>> > As I see it, the "PIE" reconstructed by IE-ists represents a laterBhrihskwobhloukstroy:
>> > (and certainly not a real protolanguage) within the IE family whose
>> > antiquity is Late Neolithic at the most (in some cases it's even
>> > recent), so it it can't valid for older stages.
>> "It can't be valid for older stages" AS YOU SEE IT, that'sTavi:
>> obvious. You still have given no reason for this assumption. It's just
>> Your word. Until You don't demonstrate it, it is like conceding that
>> I'm right
> On the contrary, the burden of proof is on you, not me. I'd recommendBhrihskwobhloukstroy:
> you read Adrados' 3-stage IE model.
>> there's still a period of time in which only PIE hasBhrihskwobhloukstroy:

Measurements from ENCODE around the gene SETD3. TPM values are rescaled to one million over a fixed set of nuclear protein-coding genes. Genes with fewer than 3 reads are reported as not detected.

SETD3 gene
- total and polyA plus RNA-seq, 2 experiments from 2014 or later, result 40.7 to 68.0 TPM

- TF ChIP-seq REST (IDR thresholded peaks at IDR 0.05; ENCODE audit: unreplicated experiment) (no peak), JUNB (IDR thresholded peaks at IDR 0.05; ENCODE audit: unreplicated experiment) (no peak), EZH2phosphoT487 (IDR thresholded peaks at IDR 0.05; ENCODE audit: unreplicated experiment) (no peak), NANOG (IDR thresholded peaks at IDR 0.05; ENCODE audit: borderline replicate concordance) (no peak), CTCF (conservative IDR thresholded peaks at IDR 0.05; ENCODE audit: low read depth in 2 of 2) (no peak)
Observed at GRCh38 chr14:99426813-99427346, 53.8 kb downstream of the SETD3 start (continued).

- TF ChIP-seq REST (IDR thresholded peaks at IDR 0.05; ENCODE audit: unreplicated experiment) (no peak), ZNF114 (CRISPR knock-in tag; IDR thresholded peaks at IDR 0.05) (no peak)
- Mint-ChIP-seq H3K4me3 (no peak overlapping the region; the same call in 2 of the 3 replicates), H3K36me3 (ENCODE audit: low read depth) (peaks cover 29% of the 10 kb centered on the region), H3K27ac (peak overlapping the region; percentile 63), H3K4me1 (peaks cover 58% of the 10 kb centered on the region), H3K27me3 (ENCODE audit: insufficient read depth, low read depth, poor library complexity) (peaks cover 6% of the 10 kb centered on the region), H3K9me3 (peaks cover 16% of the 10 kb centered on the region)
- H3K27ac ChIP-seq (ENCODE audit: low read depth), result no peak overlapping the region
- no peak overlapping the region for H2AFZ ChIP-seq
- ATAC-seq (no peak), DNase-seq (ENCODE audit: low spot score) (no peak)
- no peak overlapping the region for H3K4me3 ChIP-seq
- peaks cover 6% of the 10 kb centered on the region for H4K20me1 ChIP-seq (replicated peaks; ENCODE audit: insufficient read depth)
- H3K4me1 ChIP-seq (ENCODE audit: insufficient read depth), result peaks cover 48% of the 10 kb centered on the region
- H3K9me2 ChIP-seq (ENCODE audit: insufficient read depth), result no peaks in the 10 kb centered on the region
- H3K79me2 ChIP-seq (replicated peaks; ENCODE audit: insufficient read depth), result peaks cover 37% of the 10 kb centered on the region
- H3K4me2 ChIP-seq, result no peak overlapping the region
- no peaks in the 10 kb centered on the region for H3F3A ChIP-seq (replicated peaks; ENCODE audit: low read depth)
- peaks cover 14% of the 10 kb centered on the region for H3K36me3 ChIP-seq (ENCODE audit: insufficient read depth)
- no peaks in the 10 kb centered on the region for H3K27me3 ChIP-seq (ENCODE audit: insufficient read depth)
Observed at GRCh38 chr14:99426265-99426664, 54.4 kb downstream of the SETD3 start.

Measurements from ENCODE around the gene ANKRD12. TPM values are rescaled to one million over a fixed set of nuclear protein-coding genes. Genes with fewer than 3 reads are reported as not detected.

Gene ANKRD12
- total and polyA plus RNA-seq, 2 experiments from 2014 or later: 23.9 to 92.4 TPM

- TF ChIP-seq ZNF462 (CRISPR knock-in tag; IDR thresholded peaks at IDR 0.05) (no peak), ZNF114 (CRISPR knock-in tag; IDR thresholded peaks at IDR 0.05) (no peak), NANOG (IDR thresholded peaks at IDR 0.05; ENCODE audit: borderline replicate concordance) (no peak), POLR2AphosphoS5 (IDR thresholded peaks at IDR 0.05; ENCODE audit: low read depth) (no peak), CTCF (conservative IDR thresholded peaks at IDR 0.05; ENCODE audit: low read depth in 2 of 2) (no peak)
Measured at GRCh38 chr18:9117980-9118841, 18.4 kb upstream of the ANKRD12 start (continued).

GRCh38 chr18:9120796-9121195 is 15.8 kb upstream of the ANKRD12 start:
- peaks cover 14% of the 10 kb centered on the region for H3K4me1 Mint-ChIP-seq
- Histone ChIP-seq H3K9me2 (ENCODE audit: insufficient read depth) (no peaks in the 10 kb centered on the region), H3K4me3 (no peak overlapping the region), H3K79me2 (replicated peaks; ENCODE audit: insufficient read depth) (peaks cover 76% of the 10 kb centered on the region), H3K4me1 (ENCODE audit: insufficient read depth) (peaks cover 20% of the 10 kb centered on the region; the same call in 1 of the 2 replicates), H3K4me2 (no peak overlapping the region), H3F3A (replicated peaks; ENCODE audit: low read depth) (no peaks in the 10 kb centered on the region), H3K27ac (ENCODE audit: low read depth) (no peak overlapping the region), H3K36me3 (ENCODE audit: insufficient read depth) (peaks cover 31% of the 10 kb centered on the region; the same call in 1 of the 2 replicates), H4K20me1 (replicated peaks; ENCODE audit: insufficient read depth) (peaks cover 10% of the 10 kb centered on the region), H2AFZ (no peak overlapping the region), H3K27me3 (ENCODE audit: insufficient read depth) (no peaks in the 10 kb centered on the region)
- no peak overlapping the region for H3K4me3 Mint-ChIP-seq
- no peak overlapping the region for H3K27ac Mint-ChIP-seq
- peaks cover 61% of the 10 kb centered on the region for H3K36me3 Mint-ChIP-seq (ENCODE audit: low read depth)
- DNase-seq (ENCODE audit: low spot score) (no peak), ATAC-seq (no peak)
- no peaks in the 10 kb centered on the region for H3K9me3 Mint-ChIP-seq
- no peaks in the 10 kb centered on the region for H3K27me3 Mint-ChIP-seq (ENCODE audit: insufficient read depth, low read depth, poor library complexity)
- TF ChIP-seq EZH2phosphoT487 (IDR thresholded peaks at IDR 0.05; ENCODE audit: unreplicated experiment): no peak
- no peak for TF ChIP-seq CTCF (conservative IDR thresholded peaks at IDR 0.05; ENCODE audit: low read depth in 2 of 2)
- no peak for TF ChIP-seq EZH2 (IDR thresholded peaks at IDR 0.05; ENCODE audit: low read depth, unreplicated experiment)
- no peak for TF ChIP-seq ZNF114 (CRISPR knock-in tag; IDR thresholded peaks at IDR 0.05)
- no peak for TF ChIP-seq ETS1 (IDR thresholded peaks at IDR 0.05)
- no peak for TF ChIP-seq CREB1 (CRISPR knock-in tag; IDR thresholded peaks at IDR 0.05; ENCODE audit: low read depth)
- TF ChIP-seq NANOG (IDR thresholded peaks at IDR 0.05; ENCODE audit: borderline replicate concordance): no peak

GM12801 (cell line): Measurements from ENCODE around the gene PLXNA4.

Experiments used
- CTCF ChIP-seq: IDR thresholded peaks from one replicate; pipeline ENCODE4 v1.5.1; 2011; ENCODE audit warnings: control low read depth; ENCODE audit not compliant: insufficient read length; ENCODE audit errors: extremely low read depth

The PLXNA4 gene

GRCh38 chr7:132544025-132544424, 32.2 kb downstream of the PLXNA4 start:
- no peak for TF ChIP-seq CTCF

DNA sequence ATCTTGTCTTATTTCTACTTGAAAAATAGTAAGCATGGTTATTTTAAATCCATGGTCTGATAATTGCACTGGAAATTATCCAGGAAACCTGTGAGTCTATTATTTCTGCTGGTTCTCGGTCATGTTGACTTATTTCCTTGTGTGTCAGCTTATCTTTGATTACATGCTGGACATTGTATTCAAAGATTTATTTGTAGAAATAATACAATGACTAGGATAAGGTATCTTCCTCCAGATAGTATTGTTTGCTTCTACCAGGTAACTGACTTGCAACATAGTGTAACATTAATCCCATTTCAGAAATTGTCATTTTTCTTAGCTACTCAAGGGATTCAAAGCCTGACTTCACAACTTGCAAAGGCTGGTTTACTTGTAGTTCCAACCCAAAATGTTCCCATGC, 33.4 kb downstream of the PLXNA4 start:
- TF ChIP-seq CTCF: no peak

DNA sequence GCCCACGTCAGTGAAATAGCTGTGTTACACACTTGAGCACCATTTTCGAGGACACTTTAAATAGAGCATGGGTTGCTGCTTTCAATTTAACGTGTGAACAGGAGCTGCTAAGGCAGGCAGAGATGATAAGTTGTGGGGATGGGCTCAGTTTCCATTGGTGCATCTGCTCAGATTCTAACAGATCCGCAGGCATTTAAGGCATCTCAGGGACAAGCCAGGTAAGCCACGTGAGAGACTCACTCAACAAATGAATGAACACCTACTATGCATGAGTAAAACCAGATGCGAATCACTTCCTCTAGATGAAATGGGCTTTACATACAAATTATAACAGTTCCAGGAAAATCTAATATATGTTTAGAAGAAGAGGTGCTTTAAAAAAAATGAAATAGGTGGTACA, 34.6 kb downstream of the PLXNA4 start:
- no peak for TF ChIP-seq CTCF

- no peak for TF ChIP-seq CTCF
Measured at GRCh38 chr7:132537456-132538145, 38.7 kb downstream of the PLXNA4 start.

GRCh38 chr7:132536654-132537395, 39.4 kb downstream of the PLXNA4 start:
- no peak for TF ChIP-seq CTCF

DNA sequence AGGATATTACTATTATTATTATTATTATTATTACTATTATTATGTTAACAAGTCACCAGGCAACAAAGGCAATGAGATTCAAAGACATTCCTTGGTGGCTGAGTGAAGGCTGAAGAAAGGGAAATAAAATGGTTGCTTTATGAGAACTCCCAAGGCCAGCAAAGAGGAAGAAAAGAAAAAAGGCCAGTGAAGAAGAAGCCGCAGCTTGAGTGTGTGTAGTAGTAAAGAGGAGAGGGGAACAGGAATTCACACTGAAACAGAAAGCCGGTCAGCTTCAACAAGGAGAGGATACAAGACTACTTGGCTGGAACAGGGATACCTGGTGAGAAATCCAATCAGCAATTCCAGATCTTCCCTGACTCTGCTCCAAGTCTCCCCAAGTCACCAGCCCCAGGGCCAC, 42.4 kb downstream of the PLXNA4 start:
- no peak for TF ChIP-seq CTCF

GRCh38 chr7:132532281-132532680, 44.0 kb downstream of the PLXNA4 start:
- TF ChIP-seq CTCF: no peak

>> been the relevant language (and Altaic was already separated). You
>> reduce this period to a minimum; it's just Your hypothesis, not a fact
> Surely not "PIE" (which is a much modern and somewhat fictious entity)
> not several paleo-IE dialects.
> there're means of absolute dating for words relative toBhrihskwobhloukstroy:
> domesticated animals and plants, technological inventions and so on.
>> You too are unable to distinguish possible loanwords from possiblyTavi:
>> inherited forms. Same flaw
> Not exactly. My model is multi-layer, i.e. I study the various lexiconBhrihskwobhloukstroy:
> layers in a given language (which are consequence of language contact
> and/or replacement processes) and their external relationships.
> I stand by my Vasco-Caucasian etymology because it's consistent with theBhrihskwobhloukstroy:
> hypothesis that the Neolithic farmers who colonized Europe from the Near
> East à la Renfrew spoke language of that phylum. In the case of this
> and other VC loanwords in Celtic, I think they correspond to the
> languages spoken by people of the Megalithic Culture, who preceded
> Celtic speakers in the Altalantic fringe.